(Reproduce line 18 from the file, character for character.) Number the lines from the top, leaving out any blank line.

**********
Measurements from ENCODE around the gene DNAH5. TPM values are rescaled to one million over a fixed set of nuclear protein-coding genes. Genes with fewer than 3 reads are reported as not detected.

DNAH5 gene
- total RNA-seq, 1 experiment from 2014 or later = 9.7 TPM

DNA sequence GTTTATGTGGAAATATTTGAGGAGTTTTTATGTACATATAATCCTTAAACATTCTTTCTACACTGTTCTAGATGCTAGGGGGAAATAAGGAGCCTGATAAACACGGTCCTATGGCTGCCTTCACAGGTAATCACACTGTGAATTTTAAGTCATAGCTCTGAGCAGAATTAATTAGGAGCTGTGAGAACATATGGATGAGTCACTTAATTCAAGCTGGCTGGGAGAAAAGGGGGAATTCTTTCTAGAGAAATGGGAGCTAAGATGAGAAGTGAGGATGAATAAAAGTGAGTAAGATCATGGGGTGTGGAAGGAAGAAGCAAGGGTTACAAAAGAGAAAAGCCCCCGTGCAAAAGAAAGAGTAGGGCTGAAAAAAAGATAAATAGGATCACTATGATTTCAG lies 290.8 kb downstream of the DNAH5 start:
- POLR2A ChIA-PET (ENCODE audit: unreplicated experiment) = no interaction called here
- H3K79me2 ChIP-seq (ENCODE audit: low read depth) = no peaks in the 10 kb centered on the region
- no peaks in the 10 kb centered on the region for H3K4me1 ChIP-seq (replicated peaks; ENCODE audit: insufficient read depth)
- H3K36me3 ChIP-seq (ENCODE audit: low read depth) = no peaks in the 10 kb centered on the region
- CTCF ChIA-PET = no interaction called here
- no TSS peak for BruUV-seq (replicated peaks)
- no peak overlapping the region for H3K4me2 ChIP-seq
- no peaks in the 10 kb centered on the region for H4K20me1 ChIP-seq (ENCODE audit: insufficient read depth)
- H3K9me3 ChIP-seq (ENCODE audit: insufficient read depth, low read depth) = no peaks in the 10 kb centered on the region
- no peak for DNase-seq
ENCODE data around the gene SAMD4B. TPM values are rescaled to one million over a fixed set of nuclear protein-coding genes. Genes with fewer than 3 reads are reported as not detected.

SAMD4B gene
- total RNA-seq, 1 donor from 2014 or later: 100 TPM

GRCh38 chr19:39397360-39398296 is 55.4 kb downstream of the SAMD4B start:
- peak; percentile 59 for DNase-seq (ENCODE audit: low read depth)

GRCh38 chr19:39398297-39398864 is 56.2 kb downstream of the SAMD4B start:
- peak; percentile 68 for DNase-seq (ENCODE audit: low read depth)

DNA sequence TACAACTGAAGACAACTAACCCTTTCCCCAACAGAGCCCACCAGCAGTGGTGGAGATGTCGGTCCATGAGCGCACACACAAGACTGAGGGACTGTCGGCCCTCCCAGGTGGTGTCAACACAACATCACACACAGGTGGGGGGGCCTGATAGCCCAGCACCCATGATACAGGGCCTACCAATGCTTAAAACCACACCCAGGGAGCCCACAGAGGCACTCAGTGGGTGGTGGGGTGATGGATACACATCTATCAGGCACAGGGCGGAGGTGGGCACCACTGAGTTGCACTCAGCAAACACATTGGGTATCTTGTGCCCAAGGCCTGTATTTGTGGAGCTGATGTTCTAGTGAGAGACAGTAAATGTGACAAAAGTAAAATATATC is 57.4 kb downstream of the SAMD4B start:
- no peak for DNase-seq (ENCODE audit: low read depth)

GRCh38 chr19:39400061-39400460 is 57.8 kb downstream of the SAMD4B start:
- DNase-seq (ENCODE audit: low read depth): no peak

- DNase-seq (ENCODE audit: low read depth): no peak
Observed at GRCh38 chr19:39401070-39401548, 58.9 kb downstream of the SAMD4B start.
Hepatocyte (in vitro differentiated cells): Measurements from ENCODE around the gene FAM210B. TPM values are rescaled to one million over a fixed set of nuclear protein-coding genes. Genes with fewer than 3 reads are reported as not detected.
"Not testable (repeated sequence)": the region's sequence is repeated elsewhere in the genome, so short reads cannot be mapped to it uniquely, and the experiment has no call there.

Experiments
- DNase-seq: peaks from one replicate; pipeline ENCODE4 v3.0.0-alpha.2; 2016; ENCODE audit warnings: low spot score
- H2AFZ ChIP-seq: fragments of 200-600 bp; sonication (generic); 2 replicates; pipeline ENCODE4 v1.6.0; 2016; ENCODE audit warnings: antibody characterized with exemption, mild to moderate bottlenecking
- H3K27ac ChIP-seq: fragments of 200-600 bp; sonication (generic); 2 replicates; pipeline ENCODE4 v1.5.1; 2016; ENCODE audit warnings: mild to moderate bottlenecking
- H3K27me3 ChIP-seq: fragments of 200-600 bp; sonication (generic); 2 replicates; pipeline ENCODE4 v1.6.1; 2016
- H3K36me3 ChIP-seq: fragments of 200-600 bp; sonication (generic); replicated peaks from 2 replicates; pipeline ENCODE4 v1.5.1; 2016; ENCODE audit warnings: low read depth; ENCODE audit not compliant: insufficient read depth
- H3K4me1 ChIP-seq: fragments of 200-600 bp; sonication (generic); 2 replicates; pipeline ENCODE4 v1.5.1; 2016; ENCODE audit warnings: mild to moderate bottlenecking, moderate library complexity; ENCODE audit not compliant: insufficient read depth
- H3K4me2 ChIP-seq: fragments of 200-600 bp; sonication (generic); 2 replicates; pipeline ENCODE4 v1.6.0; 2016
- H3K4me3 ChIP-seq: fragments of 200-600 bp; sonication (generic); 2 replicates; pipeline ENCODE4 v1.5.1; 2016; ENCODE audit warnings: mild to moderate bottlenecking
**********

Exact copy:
GRCh38 chr19:39397360-39398296 is 55.4 kb downstream of the SAMD4B start: